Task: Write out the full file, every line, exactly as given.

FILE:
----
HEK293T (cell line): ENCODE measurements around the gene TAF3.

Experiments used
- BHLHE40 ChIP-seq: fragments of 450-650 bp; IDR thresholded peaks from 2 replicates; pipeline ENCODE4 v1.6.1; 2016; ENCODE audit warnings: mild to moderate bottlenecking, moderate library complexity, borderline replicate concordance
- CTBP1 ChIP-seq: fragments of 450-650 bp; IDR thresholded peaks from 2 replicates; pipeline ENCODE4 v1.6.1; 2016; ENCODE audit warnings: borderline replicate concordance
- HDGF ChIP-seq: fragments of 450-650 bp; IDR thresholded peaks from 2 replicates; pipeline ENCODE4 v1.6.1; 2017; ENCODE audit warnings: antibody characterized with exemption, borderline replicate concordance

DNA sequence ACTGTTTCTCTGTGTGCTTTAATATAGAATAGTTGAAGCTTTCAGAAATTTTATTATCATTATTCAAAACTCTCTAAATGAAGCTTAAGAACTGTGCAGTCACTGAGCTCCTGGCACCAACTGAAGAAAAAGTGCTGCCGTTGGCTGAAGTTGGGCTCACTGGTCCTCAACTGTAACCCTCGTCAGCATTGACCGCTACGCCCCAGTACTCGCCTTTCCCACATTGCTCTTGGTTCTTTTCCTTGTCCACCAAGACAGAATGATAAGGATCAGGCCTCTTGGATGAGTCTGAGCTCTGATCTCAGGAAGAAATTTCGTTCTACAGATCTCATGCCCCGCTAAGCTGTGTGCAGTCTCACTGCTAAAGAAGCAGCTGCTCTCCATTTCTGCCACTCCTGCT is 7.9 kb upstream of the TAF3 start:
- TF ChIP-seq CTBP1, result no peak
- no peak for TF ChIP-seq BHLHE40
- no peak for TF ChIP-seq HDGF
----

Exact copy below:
HEK293T (cell line): ENCODE measurements around the gene TAF3.

Experiments used
- BHLHE40 ChIP-seq: fragments of 450-650 bp; IDR thresholded peaks from 2 replicates; pipeline ENCODE4 v1.6.1; 2016; ENCODE audit warnings: mild to moderate bottlenecking, moderate library complexity, borderline replicate concordance
- CTBP1 ChIP-seq: fragments of 450-650 bp; IDR thresholded peaks from 2 replicates; pipeline ENCODE4 v1.6.1; 2016; ENCODE audit warnings: borderline replicate concordance
- HDGF ChIP-seq: fragments of 450-650 bp; IDR thresholded peaks from 2 replicates; pipeline ENCODE4 v1.6.1; 2017; ENCODE audit warnings: antibody characterized with exemption, borderline replicate concordance

DNA sequence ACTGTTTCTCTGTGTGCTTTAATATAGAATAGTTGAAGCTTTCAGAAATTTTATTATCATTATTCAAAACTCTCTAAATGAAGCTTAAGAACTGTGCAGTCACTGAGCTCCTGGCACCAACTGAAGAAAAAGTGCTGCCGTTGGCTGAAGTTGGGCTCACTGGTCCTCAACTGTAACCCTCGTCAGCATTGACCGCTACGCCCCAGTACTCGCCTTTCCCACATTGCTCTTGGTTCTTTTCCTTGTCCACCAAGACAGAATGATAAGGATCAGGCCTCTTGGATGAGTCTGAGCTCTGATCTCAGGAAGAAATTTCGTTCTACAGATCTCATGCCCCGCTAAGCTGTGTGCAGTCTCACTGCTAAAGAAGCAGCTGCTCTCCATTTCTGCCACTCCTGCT is 7.9 kb upstream of the TAF3 start:
- TF ChIP-seq CTBP1, result no peak
- no peak for TF ChIP-seq BHLHE40
- no peak for TF ChIP-seq HDGF